Gaming as third place

The culture around social interaction is constantly changing, but the deeply awkward years of the pandemic have been particularly jarring. In the wake of such a weird cultural moment, I can’t help but wonder how the dust will settle, especially on how we meet, build friendships and relationships, and socialize. If you’re a gamer, answering those questions requires added complexity because we spend most of our time in the virtual world. I’m wondering where our favorite hobby fits into the equation.

Over the years, “Third Place” gave a name to an object that has become a part of our lives. If home is your first place and work is your second, the third place is the other social and gathering center of your life as part of the community. But especially in the wake of COVID, it is clear that many people have adjusted their relationships to social clubs, churches, coffee shops, bars and public gatherings. With so many individuals disconnected from some of those social spaces, there is a void that we all have yet to fill.

Into that void come the virtual spaces of our lives, whether they play out on social media or, if you’re reading this, in online games. Increasingly, games act as communities of their own, often matching or surpassing the thought and energy we put into other activities.

In fact, most of the power is playing those games – countless hours of Call of Duty or Fortnite matches, raiding in Destiny 2 or World of Warcraft, or socializing and joking around with friends on co-op runs in Helldivers 2 or Deep Rock Galactic. We pour our attention into these games and are rewarded with relaxation, a sense of discovery and a growing sense of mastery.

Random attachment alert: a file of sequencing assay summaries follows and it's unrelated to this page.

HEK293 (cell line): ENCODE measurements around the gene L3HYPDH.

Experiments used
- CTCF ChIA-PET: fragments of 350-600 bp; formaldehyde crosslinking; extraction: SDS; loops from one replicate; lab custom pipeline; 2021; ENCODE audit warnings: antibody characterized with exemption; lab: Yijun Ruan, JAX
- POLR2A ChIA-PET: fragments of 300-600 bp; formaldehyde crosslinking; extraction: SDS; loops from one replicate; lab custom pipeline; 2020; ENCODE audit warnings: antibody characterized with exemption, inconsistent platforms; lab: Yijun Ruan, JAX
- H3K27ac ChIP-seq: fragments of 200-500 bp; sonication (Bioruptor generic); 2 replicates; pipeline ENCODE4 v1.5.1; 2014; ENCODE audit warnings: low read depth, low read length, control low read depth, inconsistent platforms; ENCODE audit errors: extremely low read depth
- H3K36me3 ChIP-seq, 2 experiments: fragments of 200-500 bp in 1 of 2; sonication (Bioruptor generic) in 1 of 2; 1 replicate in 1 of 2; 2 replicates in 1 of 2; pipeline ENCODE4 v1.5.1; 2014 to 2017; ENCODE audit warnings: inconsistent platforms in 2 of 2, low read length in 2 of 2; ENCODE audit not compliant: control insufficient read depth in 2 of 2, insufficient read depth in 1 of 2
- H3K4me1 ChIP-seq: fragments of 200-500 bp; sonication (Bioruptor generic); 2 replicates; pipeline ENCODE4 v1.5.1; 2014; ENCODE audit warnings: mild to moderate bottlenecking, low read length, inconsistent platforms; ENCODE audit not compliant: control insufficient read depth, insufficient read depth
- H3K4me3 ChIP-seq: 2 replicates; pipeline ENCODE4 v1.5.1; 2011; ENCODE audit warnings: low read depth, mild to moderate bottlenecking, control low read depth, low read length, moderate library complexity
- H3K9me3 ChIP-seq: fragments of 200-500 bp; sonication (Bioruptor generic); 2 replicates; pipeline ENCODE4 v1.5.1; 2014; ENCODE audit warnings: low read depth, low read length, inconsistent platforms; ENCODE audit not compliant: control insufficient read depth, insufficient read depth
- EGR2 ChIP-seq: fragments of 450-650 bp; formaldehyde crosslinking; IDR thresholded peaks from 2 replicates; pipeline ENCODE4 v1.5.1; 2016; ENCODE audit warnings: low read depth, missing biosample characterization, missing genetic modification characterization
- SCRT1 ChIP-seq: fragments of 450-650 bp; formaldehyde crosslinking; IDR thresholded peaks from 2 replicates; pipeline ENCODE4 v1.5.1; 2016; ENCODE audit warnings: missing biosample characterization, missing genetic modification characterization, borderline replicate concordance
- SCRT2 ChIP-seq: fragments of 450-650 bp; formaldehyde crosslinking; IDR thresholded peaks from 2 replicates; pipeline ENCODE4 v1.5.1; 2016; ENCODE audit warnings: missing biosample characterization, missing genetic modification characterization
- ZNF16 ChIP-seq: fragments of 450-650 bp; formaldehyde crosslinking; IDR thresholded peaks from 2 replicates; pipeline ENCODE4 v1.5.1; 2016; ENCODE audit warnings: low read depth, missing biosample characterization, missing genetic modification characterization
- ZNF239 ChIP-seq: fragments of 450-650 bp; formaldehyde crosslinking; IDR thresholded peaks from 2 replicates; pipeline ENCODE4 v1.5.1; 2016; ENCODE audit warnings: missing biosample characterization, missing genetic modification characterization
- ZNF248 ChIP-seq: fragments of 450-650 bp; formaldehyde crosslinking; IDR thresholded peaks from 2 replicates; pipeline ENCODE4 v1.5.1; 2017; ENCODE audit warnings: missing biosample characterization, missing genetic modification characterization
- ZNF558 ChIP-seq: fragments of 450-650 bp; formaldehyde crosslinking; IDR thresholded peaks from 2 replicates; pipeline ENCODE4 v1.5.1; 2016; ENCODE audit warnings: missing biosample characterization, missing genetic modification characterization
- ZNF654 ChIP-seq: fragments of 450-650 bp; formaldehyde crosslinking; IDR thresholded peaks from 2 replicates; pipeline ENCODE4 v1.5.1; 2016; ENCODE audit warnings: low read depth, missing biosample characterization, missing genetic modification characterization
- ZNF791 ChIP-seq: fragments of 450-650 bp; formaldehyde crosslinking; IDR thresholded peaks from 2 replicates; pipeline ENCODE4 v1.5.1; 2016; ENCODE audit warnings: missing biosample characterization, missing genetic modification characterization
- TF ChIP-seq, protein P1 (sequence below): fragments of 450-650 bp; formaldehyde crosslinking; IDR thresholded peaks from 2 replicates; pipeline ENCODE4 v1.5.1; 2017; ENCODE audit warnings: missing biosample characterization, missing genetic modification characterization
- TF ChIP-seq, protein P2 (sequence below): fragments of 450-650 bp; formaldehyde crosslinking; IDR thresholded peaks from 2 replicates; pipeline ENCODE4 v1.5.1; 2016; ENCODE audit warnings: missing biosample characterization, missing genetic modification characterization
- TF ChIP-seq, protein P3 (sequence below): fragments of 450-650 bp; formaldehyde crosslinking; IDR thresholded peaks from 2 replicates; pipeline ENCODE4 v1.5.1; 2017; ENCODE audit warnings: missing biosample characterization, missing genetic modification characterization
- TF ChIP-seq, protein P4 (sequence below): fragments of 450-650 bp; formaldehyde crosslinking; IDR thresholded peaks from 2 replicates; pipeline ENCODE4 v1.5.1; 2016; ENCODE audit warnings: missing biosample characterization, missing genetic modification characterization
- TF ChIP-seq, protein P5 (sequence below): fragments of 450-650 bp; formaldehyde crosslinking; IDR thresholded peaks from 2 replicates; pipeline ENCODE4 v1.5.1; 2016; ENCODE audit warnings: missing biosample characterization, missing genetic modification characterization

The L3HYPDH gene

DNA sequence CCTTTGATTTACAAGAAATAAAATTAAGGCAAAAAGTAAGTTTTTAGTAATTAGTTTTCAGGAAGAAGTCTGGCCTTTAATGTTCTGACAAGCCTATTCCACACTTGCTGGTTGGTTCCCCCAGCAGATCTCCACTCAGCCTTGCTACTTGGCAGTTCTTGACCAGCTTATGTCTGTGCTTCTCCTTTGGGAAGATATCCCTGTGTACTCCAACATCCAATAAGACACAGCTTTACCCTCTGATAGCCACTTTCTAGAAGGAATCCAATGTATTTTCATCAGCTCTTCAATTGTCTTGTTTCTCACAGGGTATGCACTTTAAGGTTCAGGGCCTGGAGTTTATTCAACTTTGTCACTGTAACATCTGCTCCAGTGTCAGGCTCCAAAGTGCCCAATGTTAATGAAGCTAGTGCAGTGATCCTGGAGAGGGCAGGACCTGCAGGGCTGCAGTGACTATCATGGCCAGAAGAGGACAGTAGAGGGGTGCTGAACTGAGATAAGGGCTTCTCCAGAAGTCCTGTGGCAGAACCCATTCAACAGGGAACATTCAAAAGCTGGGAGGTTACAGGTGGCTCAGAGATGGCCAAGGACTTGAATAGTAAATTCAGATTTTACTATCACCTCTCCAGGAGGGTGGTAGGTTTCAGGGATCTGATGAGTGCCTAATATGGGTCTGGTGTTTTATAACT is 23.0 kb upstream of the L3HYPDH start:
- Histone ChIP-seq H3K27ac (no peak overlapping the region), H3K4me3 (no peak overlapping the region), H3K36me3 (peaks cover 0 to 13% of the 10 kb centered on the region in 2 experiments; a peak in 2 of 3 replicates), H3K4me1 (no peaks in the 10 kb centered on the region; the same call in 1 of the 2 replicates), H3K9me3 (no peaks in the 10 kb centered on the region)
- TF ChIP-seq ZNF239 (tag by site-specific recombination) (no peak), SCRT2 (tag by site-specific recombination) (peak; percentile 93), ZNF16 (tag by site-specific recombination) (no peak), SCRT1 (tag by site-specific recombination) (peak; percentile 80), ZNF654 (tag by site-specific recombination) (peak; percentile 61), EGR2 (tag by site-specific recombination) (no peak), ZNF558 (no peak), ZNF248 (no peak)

Helldivers 2

It’s also the conversations and expertise that arise around those games. We comb through subreddits and community forums to discuss strategy. We read websites (like this one) and magazines to better understand the games. We build friendships that last for years around shared adventures and discoveries in virtual space, further emerging on platforms like Discord. In these spaces, even single-player games feel like social hubs for interaction and engagement as we seek out others who share our passion for a particular character or franchise.

Despite my love of games and the friendships I’ve formed as I’ve played with others, I have to admit to some ambivalence. I treasure those late-night moments of triumph over the raid boss, but I miss meeting up with my friends in person. I’m excited about so many conversations about the game I love online, but I rarely feel like the connections I make there progress into true friendships.

There is no disparaging the connections and passion we all find in our gaming. But there is no doubt that we can get very good. Even with an endless selection of games to enjoy, we’ve all seen sobering articles where we learn that many within the same demographic of core gamers feel lonely and isolated. That’s not an obvious reason, but it gives cause for pause. If gaming is our new third place, is it serving all the purposes that the old social gathering places once did? Should we really expect them? That’s a heavy burden for someone’s hobby.

I posit that culture may have moved away from the concept of a single third place. Whether it’s individual games, shared virtual social spaces, or past traditional gathering spaces, humans are animals that seek connection and we create communities wherever we can. I don’t think we need to shy away from the interconnectedness that can arise from gaming, even if simultaneously seeking communication elsewhere. At the same time, while acknowledging my great love for games, I feel that they can be a trap that prevents me from forming other friendships and relationships. Like many things in life, it’s finding a middle ground — embracing new ways to connect virtually without forgetting the real-world options outside our doors.


This article originally appeared in issue 366 of Game Informer

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